The following floated into my inbox the other day, and it reminded me of the many times I've hopelessly tried to understand and look up an incorrectly or hastily-written kanji character with a mis-placed stroke or a coffee cup stain blurring the ink:
“Try reading the paragraph below. When I read it the first time...
...I cdnuolt blveiee taht I cluod aulaclty uesdnatnrd waht I was
rdgnieg. The phaonmneal pweor of the hmuan mnid. Aoccdrnig to a
rscheearch at Cmabrigde Uinervtisy, it deosn't mttaer inwaht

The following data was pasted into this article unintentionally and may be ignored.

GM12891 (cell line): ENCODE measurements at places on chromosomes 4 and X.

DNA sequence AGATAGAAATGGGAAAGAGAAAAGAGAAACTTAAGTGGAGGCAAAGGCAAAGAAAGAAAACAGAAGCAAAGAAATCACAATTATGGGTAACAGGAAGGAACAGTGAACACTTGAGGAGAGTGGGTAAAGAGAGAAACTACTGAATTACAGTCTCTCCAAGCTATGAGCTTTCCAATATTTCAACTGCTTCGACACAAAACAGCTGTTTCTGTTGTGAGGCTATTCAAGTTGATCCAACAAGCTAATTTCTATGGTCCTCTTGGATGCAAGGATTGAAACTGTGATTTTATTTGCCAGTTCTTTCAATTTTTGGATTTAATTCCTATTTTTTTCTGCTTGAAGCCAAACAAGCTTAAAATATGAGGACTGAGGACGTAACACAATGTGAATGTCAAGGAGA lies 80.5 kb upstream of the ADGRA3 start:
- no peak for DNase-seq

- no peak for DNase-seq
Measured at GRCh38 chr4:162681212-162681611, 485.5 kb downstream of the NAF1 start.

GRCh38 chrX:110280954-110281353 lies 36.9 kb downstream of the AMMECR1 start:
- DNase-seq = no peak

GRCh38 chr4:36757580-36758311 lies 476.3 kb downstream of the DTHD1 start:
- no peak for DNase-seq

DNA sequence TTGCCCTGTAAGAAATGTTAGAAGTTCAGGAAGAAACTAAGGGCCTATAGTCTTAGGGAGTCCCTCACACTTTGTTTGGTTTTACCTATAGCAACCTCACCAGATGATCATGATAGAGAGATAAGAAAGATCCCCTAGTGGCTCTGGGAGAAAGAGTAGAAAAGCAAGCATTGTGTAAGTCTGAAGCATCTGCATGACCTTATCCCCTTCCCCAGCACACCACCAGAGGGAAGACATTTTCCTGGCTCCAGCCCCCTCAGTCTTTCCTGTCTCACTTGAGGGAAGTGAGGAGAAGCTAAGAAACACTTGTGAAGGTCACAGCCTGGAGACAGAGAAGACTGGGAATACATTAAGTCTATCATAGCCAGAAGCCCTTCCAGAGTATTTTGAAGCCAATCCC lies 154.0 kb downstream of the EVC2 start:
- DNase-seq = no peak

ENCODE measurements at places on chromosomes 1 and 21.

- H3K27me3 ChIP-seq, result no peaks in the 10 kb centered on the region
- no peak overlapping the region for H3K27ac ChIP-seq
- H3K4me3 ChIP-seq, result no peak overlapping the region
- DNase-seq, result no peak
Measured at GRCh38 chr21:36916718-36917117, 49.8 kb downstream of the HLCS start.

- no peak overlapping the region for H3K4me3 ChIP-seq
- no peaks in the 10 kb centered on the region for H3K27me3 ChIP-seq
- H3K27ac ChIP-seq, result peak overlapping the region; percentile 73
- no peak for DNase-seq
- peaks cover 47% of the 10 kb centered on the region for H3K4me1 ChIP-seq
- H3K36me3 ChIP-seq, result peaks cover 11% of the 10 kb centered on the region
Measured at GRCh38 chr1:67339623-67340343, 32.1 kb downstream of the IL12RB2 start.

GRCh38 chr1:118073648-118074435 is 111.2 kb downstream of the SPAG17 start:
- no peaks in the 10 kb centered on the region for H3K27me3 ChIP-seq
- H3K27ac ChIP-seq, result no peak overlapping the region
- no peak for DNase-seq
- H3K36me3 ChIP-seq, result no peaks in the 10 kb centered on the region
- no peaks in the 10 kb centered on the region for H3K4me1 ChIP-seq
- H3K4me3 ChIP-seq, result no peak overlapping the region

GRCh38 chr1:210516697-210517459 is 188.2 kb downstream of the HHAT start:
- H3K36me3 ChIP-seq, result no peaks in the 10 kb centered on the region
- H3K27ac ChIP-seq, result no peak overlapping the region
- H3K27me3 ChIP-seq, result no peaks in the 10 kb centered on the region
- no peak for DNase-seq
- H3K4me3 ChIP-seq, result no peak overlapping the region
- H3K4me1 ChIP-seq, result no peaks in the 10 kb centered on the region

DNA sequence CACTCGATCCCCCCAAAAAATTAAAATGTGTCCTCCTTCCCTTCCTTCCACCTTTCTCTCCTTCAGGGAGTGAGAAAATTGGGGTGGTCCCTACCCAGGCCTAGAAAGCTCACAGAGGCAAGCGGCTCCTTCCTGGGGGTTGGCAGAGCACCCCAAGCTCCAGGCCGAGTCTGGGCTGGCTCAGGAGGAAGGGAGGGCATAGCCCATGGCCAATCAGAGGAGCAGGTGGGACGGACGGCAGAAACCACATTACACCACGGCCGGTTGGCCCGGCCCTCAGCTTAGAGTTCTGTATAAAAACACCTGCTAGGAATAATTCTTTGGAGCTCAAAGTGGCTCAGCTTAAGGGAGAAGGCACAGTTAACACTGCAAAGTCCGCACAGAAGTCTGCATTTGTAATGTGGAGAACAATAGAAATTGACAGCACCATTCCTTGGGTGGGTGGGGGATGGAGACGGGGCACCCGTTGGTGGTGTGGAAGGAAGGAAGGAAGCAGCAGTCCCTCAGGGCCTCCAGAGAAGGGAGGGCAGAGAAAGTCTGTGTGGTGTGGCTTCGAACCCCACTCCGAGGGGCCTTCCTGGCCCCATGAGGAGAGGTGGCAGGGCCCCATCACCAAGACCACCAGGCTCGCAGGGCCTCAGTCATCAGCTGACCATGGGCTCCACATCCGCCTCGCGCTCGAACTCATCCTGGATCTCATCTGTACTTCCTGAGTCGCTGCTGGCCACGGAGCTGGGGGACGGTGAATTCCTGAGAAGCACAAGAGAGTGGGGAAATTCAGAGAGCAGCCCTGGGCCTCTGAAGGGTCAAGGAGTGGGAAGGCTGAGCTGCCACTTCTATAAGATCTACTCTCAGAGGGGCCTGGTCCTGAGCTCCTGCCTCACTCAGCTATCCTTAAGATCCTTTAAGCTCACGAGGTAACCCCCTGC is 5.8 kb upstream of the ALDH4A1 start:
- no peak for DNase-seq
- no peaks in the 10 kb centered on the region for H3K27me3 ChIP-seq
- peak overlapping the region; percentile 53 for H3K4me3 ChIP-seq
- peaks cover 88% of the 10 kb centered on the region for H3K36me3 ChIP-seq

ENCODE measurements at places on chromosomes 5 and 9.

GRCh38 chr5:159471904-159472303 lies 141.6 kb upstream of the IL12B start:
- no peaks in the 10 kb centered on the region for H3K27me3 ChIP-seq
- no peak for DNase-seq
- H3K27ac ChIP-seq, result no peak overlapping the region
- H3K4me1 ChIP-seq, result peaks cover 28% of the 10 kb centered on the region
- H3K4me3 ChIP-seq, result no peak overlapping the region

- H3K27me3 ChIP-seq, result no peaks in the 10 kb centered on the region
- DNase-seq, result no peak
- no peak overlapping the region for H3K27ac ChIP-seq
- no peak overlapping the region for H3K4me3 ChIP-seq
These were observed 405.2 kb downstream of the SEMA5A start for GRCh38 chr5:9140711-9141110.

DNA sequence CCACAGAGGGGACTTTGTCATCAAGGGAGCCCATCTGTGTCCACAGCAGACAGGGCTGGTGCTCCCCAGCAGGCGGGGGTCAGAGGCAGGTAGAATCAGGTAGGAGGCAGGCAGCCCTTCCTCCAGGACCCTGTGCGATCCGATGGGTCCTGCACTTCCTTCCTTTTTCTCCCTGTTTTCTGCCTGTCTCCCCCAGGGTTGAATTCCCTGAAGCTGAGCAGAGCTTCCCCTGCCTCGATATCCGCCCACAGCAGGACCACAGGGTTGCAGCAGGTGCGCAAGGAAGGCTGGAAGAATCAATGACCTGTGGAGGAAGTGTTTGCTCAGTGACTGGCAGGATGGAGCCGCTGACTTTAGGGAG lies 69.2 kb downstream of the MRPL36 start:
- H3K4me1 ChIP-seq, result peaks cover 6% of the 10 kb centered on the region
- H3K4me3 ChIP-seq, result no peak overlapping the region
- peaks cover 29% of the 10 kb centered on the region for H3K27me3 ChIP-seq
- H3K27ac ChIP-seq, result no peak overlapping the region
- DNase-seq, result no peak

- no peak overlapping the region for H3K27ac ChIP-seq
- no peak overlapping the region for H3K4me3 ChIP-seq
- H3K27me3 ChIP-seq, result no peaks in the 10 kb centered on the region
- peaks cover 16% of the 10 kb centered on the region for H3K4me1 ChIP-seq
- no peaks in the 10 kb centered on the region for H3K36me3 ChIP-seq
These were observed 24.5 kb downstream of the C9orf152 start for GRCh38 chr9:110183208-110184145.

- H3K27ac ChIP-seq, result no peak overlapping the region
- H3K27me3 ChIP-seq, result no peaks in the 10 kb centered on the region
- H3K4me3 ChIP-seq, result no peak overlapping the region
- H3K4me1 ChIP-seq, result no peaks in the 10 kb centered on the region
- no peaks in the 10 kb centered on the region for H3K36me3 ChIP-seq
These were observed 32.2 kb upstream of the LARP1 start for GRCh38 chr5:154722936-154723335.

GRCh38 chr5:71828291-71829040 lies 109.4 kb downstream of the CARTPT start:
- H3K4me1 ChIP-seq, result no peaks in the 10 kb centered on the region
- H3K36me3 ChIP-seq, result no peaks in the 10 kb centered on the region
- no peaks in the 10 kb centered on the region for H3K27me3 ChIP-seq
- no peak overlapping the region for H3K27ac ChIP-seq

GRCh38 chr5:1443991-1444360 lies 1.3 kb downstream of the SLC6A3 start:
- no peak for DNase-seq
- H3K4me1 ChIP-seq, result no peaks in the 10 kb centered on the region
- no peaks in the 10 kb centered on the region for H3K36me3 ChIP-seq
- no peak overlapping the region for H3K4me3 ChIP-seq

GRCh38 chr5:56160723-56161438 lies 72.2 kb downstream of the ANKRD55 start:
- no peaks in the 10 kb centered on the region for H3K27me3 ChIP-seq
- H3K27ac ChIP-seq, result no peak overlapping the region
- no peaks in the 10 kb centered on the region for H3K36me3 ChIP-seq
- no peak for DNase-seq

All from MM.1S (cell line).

oredr the ltteers in a wrod are, the olny iprmoatnt tihng is taht the
frist and lsat ltteer be in the rghit pclae. The rset can be a taotl
mses and you can sitll raed it wouthit a porbelm. Tihs is bcuseae the
huamn mnid deos not raed ervey lteter by istlef, but the wrod as a
Though this may be true, I'm still waiting for the day when I can properly read a coffee stain.